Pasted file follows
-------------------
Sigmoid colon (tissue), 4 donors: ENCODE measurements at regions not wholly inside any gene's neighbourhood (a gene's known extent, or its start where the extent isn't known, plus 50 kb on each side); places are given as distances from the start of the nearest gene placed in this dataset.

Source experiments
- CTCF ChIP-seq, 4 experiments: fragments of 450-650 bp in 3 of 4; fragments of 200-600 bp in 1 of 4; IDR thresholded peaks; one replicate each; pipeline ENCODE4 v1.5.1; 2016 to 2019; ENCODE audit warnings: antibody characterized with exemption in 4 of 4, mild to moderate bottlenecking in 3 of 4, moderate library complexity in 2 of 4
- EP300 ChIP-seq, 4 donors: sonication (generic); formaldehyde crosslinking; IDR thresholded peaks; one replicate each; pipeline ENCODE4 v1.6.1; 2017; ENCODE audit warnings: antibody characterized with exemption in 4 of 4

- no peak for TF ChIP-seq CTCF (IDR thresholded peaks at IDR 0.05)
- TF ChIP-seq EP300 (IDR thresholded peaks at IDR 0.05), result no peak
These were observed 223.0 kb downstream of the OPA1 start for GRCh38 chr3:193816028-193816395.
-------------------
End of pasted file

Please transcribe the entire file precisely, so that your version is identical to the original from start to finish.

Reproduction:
Sigmoid colon (tissue), 4 donors: ENCODE measurements at regions not wholly inside any gene's neighbourhood (a gene's known extent, or its start where the extent isn't known, plus 50 kb on each side); places are given as distances from the start of the nearest gene placed in this dataset.

Source experiments
- CTCF ChIP-seq, 4 experiments: fragments of 450-650 bp in 3 of 4; fragments of 200-600 bp in 1 of 4; IDR thresholded peaks; one replicate each; pipeline ENCODE4 v1.5.1; 2016 to 2019; ENCODE audit warnings: antibody characterized with exemption in 4 of 4, mild to moderate bottlenecking in 3 of 4, moderate library complexity in 2 of 4
- EP300 ChIP-seq, 4 donors: sonication (generic); formaldehyde crosslinking; IDR thresholded peaks; one replicate each; pipeline ENCODE4 v1.6.1; 2017; ENCODE audit warnings: antibody characterized with exemption in 4 of 4

- no peak for TF ChIP-seq CTCF (IDR thresholded peaks at IDR 0.05)
- TF ChIP-seq EP300 (IDR thresholded peaks at IDR 0.05), result no peak
These were observed 223.0 kb downstream of the OPA1 start for GRCh38 chr3:193816028-193816395.